As my colleague Dan Byers recently wrote, although you wouldn’t know it from the dialogue in this country, Americans are enjoy some of the cleanest air in the world, with improvements in numerous cities every year.
The latest inventory covers the years 1990 to 2016 and includes data on carbon dioxide, the largest source of GHGs, methane, nitrous oxide, hydrofluorocarbons, perfluorocarbons, sulfur hexafluoride, and nitrogen trifluoride. It also includes estimates for how much atmospheric carbon dioxide is absorbed by “sinks,” primarily by forests and vegetation. (While in the United States, emissions from Land Use, Land Use Change, and Forestry (LULUCF) are negative, in many countries, LULUCF is a source of carbon dioxide emissions, not an emissions sink.)
Total net emissions of all GHGs in the United States (excluding U.S. territories) fell 2.5% in 2016 for the second consecutive year to 5,753 million metric tons carbon dioxide equivalent (MMTCO2eq.). Total net GHG emissions peaked in 2007 at 6,653 MMTCO2eq. and have declined since then at an annual rate of about 75 MMTCO2eq. By 2016, total net emissions were almost 13% below their 2007 peak.
Energy-Related Carbon Dioxide Emissions
Our interest is primarily in emissions from energy consumption, which account for three-quarters of total gross GHG emissions. So let’s take a look at the data for energy-related emissions in five sectors: electric power, transportation, industrial, residential, and commercial.
The chart nearby below shows emissions data for these five sectors. Energy-related carbon dioxide emissions also peaked in 2007 when they were 5,703 MMTCO2. Over the next ten years, emissions declined roughly 780 MMTCO2 to 4,926 MMTCO2 in 2016, a drop of nearly 14%. As a result, total energy-related emissions in 2016 were lower than for any other year since 1993.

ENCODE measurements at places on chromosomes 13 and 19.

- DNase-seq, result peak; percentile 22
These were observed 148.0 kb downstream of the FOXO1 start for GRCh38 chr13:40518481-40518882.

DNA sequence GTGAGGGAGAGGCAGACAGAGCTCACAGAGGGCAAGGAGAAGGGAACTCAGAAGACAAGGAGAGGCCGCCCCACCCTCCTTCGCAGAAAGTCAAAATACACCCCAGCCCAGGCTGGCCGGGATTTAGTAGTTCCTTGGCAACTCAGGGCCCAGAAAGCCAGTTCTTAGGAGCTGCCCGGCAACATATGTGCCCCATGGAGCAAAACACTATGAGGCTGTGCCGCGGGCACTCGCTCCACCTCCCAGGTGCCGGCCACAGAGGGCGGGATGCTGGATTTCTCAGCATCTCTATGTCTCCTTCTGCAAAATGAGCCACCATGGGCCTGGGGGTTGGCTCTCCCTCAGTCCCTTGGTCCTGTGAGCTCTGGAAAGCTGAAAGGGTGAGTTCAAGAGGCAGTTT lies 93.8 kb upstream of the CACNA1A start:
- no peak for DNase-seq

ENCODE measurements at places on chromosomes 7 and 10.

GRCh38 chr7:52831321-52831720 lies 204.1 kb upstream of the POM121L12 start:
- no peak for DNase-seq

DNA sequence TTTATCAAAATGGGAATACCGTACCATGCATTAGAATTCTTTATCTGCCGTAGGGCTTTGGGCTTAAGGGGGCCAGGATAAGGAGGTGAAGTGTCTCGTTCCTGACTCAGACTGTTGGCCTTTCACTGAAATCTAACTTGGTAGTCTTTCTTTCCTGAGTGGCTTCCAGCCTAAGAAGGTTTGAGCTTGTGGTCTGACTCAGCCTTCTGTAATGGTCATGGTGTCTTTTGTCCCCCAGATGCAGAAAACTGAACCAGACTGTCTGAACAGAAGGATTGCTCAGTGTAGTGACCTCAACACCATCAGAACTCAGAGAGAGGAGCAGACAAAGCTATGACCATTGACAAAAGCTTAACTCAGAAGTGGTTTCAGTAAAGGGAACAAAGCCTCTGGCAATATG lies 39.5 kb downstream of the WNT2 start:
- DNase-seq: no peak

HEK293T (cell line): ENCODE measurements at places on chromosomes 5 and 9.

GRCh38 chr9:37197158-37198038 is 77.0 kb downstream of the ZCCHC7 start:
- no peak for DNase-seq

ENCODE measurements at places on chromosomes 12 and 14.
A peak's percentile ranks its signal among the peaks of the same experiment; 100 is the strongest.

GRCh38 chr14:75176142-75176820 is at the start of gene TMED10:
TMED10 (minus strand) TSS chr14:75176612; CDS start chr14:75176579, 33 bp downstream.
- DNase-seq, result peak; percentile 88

More than three-quarters of that total decline in energy–related emissions since 2007 occurred in the power sector. Greater use of natural gas, regulations targeting coal, tax credits for renewables, and continued improvements in electricity intensity—i.e., the amount of electricity needed to produce a dollar—all contributed to the decline in power sector emissions. At a bit more than 1.8 gigatons of carbon dioxide, power sector emissions in 2016 were at their lowest level in the EPA record going back to 1990.
While emissions from the power sector are much lower in 2016 compared to their 2007 peak, emissions from the transportation sector are higher. After declining between steadily from 2007 to 2012, emissions increased each year from 2013 to 2016 to 1,783 MMTCO2. Lower fuel prices and an enduring consumer preference for pick-up trucks and SUVs contributed to the rise. If current trends persist, the transportation sector will overtake power sector as the largest source of U.S. emissions.
Industrial emissions have decline for the last three years and in 2016 reached 809 MMTCO2. Fuel-switching to natural gas and greater efficiency have both played a role in lowering industrial emissions.
Residential and commercial emissions both declined in 2016. Over the long term—that is, since 1990—there has no discernible tends in emissions for either of these sectors. Both have become much more efficient, but in the residential sector in particular the drift towards larger homes, more electronic devices, and more people moving to warmer climes have increased energy use, offsetting efficiency gains.
Preliminary Data from the Energy Information Administration suggest that total energy-related emissions will decline again in 2017 even as emissions for some of these individual sectors, most notably transportation, rise. We’ll continue to monitor data from other countries, but it’s difficult to see another country improving greatly on the performance of the United States over the last 10 years.